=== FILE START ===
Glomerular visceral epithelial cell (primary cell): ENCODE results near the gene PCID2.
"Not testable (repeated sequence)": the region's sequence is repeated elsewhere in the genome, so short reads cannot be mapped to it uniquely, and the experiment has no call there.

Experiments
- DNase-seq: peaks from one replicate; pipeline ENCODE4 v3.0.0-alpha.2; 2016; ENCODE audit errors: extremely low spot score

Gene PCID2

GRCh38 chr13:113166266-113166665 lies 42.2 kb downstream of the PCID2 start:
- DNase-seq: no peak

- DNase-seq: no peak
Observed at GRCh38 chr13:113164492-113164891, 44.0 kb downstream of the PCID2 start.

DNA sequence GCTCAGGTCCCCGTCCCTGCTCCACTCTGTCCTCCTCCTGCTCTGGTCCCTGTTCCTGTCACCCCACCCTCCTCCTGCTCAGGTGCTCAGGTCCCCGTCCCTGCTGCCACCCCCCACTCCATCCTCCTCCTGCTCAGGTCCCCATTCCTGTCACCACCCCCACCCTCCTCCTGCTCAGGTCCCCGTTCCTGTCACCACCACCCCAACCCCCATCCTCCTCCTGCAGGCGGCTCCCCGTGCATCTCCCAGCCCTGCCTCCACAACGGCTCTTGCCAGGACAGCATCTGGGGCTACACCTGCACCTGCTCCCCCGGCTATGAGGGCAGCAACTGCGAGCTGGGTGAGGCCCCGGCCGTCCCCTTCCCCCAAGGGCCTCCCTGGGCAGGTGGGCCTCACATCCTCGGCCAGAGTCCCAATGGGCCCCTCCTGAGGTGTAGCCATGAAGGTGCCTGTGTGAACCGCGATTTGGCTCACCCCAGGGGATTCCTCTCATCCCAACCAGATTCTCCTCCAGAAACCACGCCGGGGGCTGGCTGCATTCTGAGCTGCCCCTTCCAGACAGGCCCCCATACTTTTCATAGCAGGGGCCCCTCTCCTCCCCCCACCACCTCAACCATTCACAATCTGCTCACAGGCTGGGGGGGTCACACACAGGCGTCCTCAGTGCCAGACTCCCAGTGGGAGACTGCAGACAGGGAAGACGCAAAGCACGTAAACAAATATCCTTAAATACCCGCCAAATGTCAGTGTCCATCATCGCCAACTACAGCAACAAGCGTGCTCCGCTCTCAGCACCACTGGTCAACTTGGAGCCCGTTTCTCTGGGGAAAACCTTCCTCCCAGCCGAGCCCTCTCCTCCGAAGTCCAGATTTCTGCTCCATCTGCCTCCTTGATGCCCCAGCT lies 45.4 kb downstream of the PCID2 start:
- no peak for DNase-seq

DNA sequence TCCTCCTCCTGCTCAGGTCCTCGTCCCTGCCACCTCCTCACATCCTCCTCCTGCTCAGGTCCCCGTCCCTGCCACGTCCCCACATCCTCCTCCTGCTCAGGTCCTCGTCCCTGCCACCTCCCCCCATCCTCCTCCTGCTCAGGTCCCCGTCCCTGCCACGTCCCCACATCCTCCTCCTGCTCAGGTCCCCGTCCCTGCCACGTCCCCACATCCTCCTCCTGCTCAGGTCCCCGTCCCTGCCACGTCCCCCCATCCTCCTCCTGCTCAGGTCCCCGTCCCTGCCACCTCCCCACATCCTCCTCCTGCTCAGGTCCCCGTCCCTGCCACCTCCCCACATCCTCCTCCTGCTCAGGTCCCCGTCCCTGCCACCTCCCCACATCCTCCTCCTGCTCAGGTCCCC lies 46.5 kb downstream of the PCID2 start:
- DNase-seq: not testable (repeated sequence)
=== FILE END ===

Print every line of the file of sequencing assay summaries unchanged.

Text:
Glomerular visceral epithelial cell (primary cell): ENCODE results near the gene PCID2.
"Not testable (repeated sequence)": the region's sequence is repeated elsewhere in the genome, so short reads cannot be mapped to it uniquely, and the experiment has no call there.

Experiments
- DNase-seq: peaks from one replicate; pipeline ENCODE4 v3.0.0-alpha.2; 2016; ENCODE audit errors: extremely low spot score

Gene PCID2

GRCh38 chr13:113166266-113166665 lies 42.2 kb downstream of the PCID2 start:
- DNase-seq: no peak

- DNase-seq: no peak
Observed at GRCh38 chr13:113164492-113164891, 44.0 kb downstream of the PCID2 start.

DNA sequence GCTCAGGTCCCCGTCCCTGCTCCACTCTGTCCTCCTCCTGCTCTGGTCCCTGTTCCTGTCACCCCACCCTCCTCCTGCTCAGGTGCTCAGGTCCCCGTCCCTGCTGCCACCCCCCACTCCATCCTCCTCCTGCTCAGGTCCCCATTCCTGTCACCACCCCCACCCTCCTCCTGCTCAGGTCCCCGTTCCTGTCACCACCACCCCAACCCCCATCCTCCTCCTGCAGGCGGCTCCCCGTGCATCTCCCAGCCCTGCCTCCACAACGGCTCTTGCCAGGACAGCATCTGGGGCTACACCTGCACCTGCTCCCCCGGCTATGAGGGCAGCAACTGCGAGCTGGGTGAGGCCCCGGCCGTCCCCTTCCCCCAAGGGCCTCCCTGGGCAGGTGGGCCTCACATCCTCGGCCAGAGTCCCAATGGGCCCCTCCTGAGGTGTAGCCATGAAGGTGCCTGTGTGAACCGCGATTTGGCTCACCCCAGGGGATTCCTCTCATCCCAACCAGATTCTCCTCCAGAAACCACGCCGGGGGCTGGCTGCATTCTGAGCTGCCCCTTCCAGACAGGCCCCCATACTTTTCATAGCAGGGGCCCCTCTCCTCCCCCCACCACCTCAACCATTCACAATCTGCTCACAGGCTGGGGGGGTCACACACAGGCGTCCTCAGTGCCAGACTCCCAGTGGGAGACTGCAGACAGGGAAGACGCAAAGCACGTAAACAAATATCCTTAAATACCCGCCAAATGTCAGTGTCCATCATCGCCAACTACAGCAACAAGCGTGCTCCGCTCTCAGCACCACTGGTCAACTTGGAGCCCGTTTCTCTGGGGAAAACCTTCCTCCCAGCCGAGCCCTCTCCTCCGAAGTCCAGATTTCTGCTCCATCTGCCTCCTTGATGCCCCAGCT lies 45.4 kb downstream of the PCID2 start:
- no peak for DNase-seq

DNA sequence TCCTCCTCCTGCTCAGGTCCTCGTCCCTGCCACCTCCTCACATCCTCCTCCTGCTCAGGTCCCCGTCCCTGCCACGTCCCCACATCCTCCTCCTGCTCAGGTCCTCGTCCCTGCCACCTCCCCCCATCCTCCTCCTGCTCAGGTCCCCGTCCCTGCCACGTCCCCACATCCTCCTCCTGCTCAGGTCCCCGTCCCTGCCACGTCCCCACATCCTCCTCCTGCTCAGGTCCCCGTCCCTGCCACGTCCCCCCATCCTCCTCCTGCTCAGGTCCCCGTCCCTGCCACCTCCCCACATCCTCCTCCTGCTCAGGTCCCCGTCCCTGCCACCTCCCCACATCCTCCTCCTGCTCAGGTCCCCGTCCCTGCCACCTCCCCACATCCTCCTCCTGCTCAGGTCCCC lies 46.5 kb downstream of the PCID2 start:
- DNase-seq: not testable (repeated sequence)